I found a great illustration of how God’s people can choose to respond to a work-related trial in Hab. 3:17–18.  The prophet declares, “Though the fig tree does not bud and there are no grapes on the vines, though the olive crop fails and the fields produce no food, though there are no sheep in the pen and no cattle in the stalls, yet I will rejoice in the Lord, I will be joyful in God my Savior.”  It takes a strong faith to actively choose to recall God’s faithfulness in the midst of devastating losses at work or elsewhere.

This passage, of course, reminds me of Job’s attitude; “The Lord gave and the Lord has taken away; may the name of the Lord be praised” (Job 1:21) and the exhortation to rejoice in our trials.  (See James 1:2.)

The Minor Prophets show us how God works through us

In 2015, during a robust independent study on the theology of work that I did to complete my seminary master’s degree, I was delighted to find so many illustrations of the connection between God’s presence and human work, which I call Immanuel labor.  The book of Haggai gives us one more great example.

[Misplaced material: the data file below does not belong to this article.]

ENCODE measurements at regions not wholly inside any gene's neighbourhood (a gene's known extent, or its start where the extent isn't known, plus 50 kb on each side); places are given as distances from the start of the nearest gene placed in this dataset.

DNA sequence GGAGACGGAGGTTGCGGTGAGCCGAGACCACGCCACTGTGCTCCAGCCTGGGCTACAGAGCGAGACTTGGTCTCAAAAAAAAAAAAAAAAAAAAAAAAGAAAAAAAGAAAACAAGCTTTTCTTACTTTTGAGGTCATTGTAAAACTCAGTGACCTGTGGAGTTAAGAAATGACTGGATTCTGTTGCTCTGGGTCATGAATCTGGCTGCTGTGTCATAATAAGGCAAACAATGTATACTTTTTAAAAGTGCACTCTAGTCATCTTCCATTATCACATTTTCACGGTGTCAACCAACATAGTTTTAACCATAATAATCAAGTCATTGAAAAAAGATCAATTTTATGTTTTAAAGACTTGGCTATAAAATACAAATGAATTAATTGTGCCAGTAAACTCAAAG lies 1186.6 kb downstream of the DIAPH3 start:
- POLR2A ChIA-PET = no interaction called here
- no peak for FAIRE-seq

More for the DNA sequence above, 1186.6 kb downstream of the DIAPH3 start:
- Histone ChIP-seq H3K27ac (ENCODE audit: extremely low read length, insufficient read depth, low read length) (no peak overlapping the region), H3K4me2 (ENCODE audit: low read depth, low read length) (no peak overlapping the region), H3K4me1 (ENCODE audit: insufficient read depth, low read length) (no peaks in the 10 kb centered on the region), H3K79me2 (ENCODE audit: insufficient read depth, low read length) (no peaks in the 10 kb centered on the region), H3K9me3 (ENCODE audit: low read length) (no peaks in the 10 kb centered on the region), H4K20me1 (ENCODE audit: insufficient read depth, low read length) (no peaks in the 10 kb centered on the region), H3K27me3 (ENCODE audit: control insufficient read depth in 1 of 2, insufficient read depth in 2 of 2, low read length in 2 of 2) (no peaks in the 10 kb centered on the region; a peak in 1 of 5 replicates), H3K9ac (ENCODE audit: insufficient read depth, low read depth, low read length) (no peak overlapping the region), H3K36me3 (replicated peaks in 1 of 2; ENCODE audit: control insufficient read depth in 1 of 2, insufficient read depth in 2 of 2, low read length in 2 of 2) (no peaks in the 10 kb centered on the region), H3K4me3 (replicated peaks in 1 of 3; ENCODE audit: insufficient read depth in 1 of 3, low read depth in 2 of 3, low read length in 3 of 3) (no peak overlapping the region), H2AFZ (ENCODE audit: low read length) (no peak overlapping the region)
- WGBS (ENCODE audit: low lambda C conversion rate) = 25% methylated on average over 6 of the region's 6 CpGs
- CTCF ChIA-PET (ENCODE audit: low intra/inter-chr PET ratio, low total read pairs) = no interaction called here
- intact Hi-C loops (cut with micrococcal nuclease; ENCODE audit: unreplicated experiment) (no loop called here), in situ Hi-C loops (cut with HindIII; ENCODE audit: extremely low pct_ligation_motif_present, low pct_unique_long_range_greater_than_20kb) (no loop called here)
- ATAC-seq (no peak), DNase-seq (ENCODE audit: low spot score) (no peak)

As the temple was being rebuilt, the word of Yahweh told Zerubbabel, governor of Judah, Joshua, the high priest, and the remnant of God’s people to be strong and to work, for He was with them (Haggai 2:4).  He reemphasizes God’s presence in the next verse, reminding them that He kept His covenant with His people and that it is His Spirit that remains among them (Haggai 2:5).  This pattern is repeated often.  When God calls His people to do a great work by faith, He reminds them that He will work with them.

The Minor Prophets call for fair business practices

The prophet Amos, who was not a prophet by trade but was a shepherd and caretaker of sycamore fig trees (Amos 7:14), had a few things that He was compelled to say about external righteousness.

R. Paul Stevens writes, “Amos railed against workplace injustice. . . Among the many things we learn from the ministry of this fiery prophet is that the gospel is not merely the gospel of personal salvation, but is a message that has profound implications for fair wages, workers’ rights, equitable interest rates, appropriate executive remuneration, reliable currency, and protection of property rights for the poor.”